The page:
A team of researchers based at the University of Missouri-Columbia has succeeded in modeling capsid proteins in the HIV genome, which may lead to new drugs to help treat the virus. HIV, or human immunodeficiency virus, is the disease that leads to AIDS, or the acquired immunodeficiency syndrome. About 35 million people around the globe live with HIV, and its rapidly changing nature makes fighting it very difficult.
As it turns out, part of the reason HIV is so hard to treat is that within the virus are capsid proteins, which act kind of like shells to protect the genome while the virus reproduces. Until now, we have only been able to model mutated versions of these proteins, but the team, led by Professor Stefan Sarafianos and researcher Karen Kirby, have used crystalline x-ray technology to develop a model of a normal capsid protein.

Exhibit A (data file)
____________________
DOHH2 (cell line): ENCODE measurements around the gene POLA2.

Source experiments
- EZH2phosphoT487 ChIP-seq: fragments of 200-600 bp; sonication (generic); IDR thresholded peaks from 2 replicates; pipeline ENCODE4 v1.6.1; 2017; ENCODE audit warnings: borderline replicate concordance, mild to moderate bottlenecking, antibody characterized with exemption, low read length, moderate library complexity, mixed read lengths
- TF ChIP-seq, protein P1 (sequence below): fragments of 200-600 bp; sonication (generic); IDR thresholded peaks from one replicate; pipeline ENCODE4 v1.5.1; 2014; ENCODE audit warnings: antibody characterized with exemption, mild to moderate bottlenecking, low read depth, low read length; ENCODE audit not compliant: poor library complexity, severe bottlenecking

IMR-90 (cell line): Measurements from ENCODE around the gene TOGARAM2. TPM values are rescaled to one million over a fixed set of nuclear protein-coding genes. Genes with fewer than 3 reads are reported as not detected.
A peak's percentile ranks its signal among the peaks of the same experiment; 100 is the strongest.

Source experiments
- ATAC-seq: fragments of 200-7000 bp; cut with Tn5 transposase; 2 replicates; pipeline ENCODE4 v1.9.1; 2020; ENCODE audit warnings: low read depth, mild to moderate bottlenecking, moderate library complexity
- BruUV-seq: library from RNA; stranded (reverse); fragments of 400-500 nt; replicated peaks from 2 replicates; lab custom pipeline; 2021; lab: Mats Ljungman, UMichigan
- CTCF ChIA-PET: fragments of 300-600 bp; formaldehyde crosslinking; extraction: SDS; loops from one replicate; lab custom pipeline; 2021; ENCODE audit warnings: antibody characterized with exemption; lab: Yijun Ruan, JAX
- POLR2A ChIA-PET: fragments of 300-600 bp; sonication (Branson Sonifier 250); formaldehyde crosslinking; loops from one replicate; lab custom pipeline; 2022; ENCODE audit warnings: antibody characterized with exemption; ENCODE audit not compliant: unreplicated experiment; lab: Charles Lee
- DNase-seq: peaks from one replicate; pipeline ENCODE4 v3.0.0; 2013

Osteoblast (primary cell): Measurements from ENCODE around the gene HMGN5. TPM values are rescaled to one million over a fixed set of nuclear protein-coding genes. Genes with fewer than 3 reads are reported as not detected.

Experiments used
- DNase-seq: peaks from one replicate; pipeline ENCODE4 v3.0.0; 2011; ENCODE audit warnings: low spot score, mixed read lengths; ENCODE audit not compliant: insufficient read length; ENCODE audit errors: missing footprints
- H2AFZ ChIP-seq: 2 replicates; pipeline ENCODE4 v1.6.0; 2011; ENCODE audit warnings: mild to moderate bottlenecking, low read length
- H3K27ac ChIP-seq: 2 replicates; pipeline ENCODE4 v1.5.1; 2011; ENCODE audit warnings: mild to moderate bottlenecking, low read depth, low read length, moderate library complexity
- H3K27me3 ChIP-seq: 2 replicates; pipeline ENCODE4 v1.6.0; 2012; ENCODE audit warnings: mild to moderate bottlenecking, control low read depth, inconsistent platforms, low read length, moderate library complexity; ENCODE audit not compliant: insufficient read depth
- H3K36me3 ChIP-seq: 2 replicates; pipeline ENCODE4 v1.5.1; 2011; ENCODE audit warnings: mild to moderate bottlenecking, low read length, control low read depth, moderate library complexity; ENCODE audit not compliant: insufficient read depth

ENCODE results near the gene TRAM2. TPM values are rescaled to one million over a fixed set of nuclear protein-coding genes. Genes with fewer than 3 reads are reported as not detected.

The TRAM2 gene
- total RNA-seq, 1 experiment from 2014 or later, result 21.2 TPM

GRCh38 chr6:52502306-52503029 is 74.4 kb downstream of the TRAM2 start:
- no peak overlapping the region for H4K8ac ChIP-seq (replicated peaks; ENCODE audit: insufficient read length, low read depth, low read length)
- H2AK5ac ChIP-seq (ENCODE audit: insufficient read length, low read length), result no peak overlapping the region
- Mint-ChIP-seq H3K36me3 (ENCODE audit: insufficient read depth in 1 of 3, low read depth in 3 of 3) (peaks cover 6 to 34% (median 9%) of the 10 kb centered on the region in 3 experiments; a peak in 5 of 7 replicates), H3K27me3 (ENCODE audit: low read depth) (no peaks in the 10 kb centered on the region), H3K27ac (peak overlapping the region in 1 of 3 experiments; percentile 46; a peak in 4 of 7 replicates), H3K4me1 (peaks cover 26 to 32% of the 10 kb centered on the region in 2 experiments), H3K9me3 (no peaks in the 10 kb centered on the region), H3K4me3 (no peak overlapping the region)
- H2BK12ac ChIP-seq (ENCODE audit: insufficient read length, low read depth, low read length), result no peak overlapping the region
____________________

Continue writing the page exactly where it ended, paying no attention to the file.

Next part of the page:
What they found was that the proteins protect the genome while it’s reproducing, but if that protein is too stable, its “cargo” is never released. On the other hand, if the protein is too unstable, the cargo isn’t protected and it tips off the body’s immune system, which creates viral antibodies to fight it. So the virus needs the proteins to be “just right,” and that’s what the team managed to model.
The team was given a $2.28 million grant to continue their work over the next five years and, hopefully, develop medicine using this new knowledge. They found that a number of water molecules are involved in keeping the protein just stable enough, and by dehydrating those molecules, they could weaken the protein. With further research, maybe the team can figure out a reliable way to modify the capsid proteins of HIV, and thereby prevent it from reproducing, or allow the body’s immune system to fight it off on its own.